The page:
If only Jon Favreau had stopped here. Where many felt that his 2019 all CGI, shot for shot remake of 1994’s animated The Lion King was too much, his work on The Jungle Book was a stellar success, both critically and financially, raking in almost a billion dollars worldwide. The film’s visual effects were extraordinary (and won the Oscar) for their integration with the live action, rather than simply overtaking it. Favreau also assembled one of the best voice casts yet with Bill Murray as Baloo, Sir Ben Kingsley as Bagheera, Lupita Nyong’o as Raksha, Christopher Walken as King Louie plus Scarlett Johansson as Kaa (inspired casting here), a perfect Idris Elba as Shere Khan, Giancarlo Esposito as Akela and Garry Shandling as Ikki, in his last role. But with all of that star wattage voice talent, the film would be nothing without a strong lead and Favreau found that in Neel Sethi as Mowgli.
3. Maleficent (2014)
The welcome return of Angelina Jolie, the movie star. In the Disney live action canon, Maleficent is the Venn diagram of both the side character as focal point (like the Mad Hatter in Alice in Wonderland) and villain origin story. Probably one of Disney’s most iconic villains (we should probably talk sometime about how much Disney loves and leans on female villains), moving Aurora aka Sleeping Beauty to the side in order to focus on why Mal is such a bad gal. Who hurt you, sis? A massive hit ($750M worldwide), the visual effects and costuming are spectacular (those Lady Gaga/Born This Way cheekbones are to die for) and Elle Fanning is an endlessly charming Aurora. With a stellar supporting cast that includes Sharlto Copley, Academy Award nominees Lesley Manville and Imelda Staunton, Juno Temple and Sam Riley. Directed by Robert Stromberg.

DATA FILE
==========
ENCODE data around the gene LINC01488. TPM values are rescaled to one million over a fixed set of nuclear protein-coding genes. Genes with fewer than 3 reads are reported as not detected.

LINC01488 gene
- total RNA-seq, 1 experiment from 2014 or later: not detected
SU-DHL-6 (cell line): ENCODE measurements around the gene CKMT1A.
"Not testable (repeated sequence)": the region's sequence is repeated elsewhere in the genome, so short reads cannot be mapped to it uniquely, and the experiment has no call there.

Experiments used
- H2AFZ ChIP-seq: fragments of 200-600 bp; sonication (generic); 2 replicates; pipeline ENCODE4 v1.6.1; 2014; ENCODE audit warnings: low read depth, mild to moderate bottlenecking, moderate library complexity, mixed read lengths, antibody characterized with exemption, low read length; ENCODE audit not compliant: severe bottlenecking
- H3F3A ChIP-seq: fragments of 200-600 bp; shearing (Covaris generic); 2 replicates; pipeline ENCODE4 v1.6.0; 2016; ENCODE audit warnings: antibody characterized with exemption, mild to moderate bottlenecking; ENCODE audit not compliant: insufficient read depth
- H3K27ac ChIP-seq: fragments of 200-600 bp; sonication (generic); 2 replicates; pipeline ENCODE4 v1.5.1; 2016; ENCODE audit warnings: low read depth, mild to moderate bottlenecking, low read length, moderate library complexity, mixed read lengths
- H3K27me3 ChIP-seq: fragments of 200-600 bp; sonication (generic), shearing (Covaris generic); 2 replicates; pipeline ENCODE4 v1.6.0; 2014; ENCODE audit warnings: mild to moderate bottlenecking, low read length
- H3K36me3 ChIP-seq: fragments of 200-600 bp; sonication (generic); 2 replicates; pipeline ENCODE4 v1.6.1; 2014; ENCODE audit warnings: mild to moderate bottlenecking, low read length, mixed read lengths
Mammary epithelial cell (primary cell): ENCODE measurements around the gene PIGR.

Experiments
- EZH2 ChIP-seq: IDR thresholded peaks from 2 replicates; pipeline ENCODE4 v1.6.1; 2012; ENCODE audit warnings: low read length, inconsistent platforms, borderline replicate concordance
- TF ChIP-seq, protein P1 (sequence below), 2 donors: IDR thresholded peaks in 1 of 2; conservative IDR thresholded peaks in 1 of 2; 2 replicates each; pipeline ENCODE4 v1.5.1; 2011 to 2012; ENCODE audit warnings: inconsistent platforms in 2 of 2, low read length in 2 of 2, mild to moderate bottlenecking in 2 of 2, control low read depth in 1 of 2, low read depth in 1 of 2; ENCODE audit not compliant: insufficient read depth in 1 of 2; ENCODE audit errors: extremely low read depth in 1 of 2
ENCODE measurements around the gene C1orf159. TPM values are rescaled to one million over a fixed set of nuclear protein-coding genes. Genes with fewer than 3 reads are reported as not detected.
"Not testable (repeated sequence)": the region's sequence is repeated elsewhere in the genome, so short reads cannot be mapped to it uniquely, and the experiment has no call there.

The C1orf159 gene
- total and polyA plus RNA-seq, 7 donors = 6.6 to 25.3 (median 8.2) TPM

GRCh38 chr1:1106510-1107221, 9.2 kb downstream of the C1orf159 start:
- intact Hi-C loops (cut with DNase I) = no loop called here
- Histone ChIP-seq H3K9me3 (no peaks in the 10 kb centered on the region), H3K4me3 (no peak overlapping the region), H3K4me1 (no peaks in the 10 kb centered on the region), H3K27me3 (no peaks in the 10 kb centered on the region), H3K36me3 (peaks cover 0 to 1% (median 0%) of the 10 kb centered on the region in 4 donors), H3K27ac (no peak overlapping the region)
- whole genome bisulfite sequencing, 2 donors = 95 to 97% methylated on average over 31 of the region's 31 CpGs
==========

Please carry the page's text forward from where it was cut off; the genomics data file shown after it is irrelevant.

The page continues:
2. Cruella (2021)
It’s really that good. The best of the villain origin stories, with one of Emma Stone’s most vivacious and fun performances. The film is definitely not without its faults; at 134 minutes it’s overlong by a good 20-30 minutes and banks on us not noticing how underwritten the Black female friend of the white woman protagonist (antagonist?) is (The Queen’s Gambit vibes). Where it succeeds is in its spirit and vitality. Emma Thompson absolutely relishing her scenery chewing diva Baroness and the pair of Paul Walter Hauser (sporting a great accent) and Joel Fry as Cruella’s lifelong sidekicks and criminal cohorts Horace and Jasper. The Favourite writing duo of Dana Fox and Anthony McNamara pepper the script with delicious, PG-13 friendly one-liners that Stone and Thompson spin into piercing pin pricks at each other. Craig Gillespie (I, Tonya) directs with wit and flair and a deep love for the music of the late 1970s (a bit too much sometimes). Two-time Oscar winner Jenny Beavan outdoes herself with costumes that will live in cinema history and Oscar nominee Nicholas Britell’s score is bright and energetic.
1. Cinderella (2015)
The benchmark. Sometimes it makes all the difference in the world when you have a director as accomplished Kenneth Branagh behind the camera and for Cinderella, which marked a new era of Disney live action films, this is no exception, as his approach was surprisingly sincere and devoid of cynicism thanks to Chris Weitz’s script. Impeccable costuming from Sandy Powell and production design by Dante Ferretti and perfect casting from top to bottom; Richard Madden is a gorgeous Prince, Helena Bonham Carter is a flawlessly funny Fairy Godmother, the pair of Holliday Grainger and Sophie McShera are hilarious as the dastardly stepsisters Anastasia and Drisella and no one, and I mean no one, could have brought the regal, classic and divinely nasty Lady Tremaine to life the way that Cate Blanchett did (I expect an origin story for her at the rate Disney is going). But even with all of those things in place, it’s Cinderella that either makes or breaks the film’s success. Lily James is exquisite here, the exact balance of naivety and strength, earnestness that’s earned and not saccharine. Said Branagh, “She lit up from within. She didn’t trade one personality at the door. She brought her real self into this real place and found a way to be at ease.” It turned Lily James into a star and the belle of the ball.